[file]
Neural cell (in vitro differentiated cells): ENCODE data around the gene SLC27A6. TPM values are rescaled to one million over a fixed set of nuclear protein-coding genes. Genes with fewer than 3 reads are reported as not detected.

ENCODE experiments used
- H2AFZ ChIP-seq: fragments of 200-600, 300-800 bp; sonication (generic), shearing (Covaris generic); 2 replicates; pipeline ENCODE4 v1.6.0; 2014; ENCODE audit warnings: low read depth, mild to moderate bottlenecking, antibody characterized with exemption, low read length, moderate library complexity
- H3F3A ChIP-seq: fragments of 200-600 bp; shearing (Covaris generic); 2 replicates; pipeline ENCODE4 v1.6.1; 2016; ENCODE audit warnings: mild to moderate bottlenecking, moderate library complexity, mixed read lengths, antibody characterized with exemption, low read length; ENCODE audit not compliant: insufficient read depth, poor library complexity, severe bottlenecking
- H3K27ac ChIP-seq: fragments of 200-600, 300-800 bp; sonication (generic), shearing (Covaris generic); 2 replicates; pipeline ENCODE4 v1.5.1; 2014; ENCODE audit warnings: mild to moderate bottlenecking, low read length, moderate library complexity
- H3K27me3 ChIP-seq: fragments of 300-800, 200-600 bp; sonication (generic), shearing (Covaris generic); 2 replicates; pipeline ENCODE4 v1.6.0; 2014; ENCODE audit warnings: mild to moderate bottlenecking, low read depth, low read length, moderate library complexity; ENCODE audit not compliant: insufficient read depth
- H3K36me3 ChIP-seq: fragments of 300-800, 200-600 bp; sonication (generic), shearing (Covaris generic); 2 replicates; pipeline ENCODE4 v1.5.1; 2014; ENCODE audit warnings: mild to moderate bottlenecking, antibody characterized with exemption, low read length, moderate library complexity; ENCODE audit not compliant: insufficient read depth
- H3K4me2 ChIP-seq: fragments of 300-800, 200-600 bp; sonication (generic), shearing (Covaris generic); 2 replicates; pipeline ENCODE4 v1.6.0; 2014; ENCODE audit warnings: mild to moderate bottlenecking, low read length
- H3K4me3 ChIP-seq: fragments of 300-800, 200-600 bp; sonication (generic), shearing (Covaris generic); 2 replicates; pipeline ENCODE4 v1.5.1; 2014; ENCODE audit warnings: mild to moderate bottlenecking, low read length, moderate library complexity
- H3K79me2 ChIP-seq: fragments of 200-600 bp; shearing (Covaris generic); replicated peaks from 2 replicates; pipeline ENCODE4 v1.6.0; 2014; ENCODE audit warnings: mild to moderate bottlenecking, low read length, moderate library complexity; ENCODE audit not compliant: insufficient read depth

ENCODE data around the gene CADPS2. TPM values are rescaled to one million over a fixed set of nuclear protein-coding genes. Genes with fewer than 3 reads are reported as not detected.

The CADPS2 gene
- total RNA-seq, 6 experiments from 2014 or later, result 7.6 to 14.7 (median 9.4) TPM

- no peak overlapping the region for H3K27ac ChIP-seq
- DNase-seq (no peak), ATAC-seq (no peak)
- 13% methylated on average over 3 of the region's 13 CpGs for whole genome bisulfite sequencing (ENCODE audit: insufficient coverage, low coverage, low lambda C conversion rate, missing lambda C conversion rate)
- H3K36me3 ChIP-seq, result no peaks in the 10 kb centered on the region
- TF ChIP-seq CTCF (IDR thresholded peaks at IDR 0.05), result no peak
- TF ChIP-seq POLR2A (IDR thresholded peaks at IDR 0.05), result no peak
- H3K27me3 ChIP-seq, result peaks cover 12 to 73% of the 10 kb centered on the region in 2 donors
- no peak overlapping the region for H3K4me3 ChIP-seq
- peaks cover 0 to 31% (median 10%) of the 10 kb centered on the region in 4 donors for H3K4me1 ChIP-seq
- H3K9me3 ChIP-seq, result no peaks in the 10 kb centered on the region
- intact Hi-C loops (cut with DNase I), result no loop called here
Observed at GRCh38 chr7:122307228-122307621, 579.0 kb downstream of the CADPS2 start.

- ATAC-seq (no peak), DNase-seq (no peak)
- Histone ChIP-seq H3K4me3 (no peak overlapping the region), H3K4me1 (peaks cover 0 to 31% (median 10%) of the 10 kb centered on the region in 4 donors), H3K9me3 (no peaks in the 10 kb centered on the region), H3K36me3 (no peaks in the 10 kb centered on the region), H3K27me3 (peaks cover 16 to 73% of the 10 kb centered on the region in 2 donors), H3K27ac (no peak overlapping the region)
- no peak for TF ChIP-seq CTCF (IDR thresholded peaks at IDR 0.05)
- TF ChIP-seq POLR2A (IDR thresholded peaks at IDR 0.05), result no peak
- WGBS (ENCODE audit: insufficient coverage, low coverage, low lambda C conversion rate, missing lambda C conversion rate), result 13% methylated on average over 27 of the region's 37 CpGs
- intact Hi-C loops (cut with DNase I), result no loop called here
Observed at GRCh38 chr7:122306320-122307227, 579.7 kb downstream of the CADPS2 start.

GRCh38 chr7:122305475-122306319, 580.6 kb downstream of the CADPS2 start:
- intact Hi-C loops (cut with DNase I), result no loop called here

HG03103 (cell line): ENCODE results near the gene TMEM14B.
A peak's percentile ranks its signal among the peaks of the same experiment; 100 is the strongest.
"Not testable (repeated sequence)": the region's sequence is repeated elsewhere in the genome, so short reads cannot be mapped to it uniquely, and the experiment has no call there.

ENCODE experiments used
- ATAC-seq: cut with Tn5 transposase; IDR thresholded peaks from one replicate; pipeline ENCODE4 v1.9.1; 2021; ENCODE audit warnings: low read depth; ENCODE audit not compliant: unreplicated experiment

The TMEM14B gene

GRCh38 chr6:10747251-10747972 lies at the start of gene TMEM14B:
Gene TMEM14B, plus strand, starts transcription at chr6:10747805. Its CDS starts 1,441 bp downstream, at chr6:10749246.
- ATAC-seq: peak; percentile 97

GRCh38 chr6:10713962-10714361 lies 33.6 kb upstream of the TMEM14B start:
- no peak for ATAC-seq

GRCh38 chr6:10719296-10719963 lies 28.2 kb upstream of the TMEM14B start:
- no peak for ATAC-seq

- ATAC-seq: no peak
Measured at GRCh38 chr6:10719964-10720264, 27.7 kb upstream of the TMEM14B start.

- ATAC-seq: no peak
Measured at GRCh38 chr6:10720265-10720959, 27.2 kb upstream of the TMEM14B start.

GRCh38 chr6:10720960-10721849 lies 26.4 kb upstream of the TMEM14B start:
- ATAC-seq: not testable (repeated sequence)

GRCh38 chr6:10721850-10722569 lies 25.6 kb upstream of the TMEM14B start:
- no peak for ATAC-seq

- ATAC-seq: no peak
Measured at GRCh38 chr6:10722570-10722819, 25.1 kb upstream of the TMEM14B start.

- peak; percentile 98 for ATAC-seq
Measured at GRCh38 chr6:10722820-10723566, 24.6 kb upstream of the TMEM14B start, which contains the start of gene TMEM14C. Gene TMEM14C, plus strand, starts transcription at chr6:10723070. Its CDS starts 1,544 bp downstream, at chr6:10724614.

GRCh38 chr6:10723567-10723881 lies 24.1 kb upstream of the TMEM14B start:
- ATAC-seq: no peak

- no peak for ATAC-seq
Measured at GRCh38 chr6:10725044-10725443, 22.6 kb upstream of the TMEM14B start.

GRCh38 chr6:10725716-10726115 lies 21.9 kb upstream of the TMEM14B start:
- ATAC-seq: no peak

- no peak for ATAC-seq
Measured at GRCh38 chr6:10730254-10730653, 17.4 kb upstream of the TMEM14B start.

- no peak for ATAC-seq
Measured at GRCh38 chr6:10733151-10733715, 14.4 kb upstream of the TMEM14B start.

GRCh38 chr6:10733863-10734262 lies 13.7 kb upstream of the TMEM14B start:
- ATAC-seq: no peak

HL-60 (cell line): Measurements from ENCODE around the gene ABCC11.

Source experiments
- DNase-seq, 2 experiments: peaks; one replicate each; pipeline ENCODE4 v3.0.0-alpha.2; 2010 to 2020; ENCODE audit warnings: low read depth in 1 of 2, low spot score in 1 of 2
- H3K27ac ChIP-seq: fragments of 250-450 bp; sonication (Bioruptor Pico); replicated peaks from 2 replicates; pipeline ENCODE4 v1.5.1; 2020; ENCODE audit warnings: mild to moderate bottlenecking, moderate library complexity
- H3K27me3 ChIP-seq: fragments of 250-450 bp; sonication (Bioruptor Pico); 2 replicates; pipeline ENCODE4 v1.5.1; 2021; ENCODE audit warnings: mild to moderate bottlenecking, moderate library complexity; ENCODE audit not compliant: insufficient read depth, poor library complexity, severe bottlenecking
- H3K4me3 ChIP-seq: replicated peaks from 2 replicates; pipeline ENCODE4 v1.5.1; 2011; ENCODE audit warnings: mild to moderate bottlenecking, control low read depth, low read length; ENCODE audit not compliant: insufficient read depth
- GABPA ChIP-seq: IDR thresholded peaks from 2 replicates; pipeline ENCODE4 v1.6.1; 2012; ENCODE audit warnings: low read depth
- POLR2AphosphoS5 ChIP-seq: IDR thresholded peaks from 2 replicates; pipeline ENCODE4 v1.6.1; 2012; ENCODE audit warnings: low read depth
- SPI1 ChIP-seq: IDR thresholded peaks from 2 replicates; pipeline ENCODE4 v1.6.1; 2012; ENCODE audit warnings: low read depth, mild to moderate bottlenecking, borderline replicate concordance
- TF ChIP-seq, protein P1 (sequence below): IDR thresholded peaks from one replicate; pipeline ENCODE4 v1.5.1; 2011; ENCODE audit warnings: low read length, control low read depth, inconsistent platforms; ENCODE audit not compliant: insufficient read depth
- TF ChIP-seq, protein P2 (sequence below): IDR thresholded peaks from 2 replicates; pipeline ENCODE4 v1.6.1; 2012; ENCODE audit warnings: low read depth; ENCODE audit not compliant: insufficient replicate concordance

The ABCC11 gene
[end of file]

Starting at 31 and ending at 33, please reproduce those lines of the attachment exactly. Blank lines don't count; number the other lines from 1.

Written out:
- intact Hi-C loops (cut with DNase I), result no loop called here
Observed at GRCh38 chr7:122306320-122307227, 579.7 kb downstream of the CADPS2 start.

GRCh38 chr7:122305475-122306319, 580.6 kb downstream of the CADPS2 start: